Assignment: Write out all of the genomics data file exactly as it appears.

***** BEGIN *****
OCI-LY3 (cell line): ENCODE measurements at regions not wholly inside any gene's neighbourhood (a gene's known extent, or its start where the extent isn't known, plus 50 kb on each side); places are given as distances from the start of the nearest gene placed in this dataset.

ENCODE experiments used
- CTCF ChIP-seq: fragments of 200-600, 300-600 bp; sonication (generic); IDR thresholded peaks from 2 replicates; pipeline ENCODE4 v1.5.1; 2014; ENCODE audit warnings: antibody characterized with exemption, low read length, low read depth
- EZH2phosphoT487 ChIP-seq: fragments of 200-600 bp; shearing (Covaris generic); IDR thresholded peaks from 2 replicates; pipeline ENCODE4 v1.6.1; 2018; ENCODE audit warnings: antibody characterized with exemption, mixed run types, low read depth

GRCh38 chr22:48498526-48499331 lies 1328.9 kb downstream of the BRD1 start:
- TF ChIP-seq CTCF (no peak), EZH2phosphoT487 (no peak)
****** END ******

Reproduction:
OCI-LY3 (cell line): ENCODE measurements at regions not wholly inside any gene's neighbourhood (a gene's known extent, or its start where the extent isn't known, plus 50 kb on each side); places are given as distances from the start of the nearest gene placed in this dataset.

ENCODE experiments used
- CTCF ChIP-seq: fragments of 200-600, 300-600 bp; sonication (generic); IDR thresholded peaks from 2 replicates; pipeline ENCODE4 v1.5.1; 2014; ENCODE audit warnings: antibody characterized with exemption, low read length, low read depth
- EZH2phosphoT487 ChIP-seq: fragments of 200-600 bp; shearing (Covaris generic); IDR thresholded peaks from 2 replicates; pipeline ENCODE4 v1.6.1; 2018; ENCODE audit warnings: antibody characterized with exemption, mixed run types, low read depth

GRCh38 chr22:48498526-48499331 lies 1328.9 kb downstream of the BRD1 start:
- TF ChIP-seq CTCF (no peak), EZH2phosphoT487 (no peak)